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Monday, January 13, 2020
Elisabeth Klein, New Nordic Piano Music, From the LP Years
If we think of the piano music of Erik Satie, Bela Bartok, Henry Cowell, John Cage, Morton Feldman, Olivier Messiaen, George Crumb, and Karlheinz Stockhausen (and for that matter Cecil Taylor) as an important subset of examples of 20th century musico-pianistic ways, the phrase "character pieces" comes to mind (to me). Yet I mean that here in the sense that the composers-piano people are in a way important "character actors" in the modern drama of musical unfolding. Perhaps they are more correctly categorized as intensely personal, original piano stylistic vehicles, innovators for what the music has in its note-ful content but also in their own ways developmental brilliances, masters of setting into play unusual juxtapositions of conventional and/or extended techniques.
The eight composers and nine composition sets on the original LP at hand (plus for the CD two bonus works) have something in common with these "personality"-"character" innovators. For nearly all the works have a special personal sound and make use at times of contrasts in conventional and extended techniques plus contrasts in register, etc.
What brings it all together is the wonderfully animated way that Elisabeth Klein realizes each work. It is telling, as the jacket notes inform us, that each of the composers "had a close and intense working relationship" with the pianist. It helps explain how each of the eleven composers appear before us in a fully Expressionistic way, filled with staccato exclamations, dreamy asides, open sonics, spatial significance.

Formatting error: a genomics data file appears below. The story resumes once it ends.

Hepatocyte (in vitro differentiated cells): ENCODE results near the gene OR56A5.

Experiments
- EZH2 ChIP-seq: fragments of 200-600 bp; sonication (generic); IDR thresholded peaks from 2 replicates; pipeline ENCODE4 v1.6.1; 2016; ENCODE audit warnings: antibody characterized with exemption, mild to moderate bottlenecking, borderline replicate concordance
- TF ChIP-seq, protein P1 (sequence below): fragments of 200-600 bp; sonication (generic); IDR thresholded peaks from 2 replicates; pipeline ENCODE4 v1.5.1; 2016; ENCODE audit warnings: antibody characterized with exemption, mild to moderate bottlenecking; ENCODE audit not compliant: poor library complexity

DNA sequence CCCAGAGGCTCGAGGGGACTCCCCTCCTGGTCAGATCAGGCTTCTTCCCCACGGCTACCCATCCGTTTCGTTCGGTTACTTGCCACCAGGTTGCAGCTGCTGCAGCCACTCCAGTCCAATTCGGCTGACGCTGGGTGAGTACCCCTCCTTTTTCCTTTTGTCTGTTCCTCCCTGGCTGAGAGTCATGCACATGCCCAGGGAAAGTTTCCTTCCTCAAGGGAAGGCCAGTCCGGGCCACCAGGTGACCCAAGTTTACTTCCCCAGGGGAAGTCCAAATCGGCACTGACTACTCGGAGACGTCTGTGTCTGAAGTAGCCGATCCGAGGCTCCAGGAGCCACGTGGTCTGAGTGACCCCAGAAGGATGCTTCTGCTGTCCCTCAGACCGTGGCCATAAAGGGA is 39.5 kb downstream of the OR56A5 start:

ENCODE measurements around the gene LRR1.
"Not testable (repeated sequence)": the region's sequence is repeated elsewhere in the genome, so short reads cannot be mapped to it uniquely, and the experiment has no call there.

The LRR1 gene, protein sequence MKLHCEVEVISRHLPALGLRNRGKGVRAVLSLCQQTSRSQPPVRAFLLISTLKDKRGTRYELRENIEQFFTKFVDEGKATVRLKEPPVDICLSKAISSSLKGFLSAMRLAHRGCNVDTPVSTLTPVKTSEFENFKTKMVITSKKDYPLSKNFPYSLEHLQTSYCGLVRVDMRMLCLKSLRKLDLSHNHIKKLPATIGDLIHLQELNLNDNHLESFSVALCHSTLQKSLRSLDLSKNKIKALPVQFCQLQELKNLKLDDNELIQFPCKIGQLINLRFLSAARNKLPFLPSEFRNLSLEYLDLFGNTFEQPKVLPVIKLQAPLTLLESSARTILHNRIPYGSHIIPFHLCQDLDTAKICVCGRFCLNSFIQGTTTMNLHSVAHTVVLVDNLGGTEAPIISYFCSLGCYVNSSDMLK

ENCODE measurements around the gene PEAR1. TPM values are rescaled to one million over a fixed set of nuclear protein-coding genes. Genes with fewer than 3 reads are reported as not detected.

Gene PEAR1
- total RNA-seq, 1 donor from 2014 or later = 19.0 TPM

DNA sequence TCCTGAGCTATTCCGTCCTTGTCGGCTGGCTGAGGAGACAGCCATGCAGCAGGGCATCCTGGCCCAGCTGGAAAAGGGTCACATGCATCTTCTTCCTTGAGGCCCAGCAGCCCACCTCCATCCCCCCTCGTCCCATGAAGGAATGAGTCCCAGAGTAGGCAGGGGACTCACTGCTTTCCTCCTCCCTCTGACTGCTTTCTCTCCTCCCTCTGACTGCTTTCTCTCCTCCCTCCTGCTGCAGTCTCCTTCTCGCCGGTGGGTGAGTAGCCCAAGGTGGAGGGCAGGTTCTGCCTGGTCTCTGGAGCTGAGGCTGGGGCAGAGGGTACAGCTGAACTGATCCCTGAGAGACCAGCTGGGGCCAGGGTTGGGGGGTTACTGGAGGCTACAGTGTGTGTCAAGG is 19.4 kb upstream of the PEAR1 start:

And the way Elisabeth Klein makes the most of the expressive possibilities of each work goes along of course with that close working-out-together mode. It is perhaps a confirmation to read that Ms. Klein was known for her interpretations of both Stockhausen and Crumb. And in her student days she studied with Bela Bartok.
Her career was a full and productive one and we lost a great deal when she left our lives in 2004. As the liners tell us she was a "constant inspiration to composers, urging them to find new ways to use the piano." In addition to lecturing and concertizing in Oslo she triumphantly concertized all over Europe, the US, Israel and Mexico.
This album came about when in 1986 Elisabeth Klein with the help of Danish composer Nils Holger Petersen made a recording at the Hovikodden Art Center in Oslo. Danacord eagerly jumped at the chance to put it out and so the record appeared. Now we have it available again in a fine analog-to- digital transfer. There is much excellence to consider on this album.
But there is simply too much music to allow a work-by-work breakdown. Suffice to say we get to hear some gems by the aforementioned Petersen (1985, 1986), then works by Per Christian Jacobsen (1975), Maj Sonstevold (1963), Mikael Edlund (1984), Carin Malmloff-Forssling (1979), Gudrun Lund (1985), Kauko Kuosma (1983, 1984), Folke Stromholm (1977), and then on the bonus performances from 1975 we have works by Poul Ruders (1967) and Karl Aage Rasmussen (1965).
The works are quite interesting and the performances stellar. This one is a real sleeper, well worth investigating.